Thus, it is perfectly reasonable for the state, per the tenth amendment to the constitution, to establish limits on speed on a given road.

The location of my given child (not yours, not a politicians, not the guy down the street) is my responsibility and not the government's. There is no reasonable justification for the government to establish where my child should be. To PROTECT the child from actual danger, there's good reason for an adjudicated, challengeable-by-due process reason for the government to say where my child should NOT be, but "anywhere but school" is not a reasonable place my child should NOT be.

The base assumption that the government can establish where my children should be is that the government knows best, and has ultimate authority. This is antithetical to the US Constitution and founding principles of this nation.

In 1798, the legislatures of Virginia and Kentucky approved resolutions that affirmed the states’ right to resist federal encroachments on their powers. If the federal government has the exclusive right to judge the extent of its own powers, warned the resolutions’ authors (James Madison and Thomas Jefferson, respectively), it will continue to grow – regardless of elections, the separation of powers, and other much-touted limits on government power. The Virginia Resolutions spoke of the states’ right to “interpose” between the federal government and the people of the state; the Kentucky Resolutions (in a 1799 follow-up to the original resolutions) used the term “nullification” – the states, they said, could nullify unconstitutional federal laws.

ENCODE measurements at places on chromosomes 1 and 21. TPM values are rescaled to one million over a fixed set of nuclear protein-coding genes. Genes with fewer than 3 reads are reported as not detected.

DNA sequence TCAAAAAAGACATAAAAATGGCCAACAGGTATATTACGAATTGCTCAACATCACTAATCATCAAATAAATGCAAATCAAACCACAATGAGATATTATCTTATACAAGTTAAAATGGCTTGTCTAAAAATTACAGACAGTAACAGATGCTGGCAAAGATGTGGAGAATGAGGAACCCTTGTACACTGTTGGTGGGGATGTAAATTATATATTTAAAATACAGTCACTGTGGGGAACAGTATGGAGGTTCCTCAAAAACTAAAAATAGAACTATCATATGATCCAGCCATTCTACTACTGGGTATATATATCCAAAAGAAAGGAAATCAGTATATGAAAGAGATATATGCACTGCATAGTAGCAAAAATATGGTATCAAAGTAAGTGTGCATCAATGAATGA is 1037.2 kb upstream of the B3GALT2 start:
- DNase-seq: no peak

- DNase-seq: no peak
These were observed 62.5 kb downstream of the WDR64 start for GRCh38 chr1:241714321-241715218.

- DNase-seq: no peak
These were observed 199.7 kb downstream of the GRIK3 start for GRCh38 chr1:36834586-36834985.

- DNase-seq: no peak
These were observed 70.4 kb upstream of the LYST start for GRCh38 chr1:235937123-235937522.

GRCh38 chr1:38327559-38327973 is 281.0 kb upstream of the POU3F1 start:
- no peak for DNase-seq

As such, it is equally reasonable to say that the people, per the tenth, also have the right to nullify state authority where it does not and should not exist.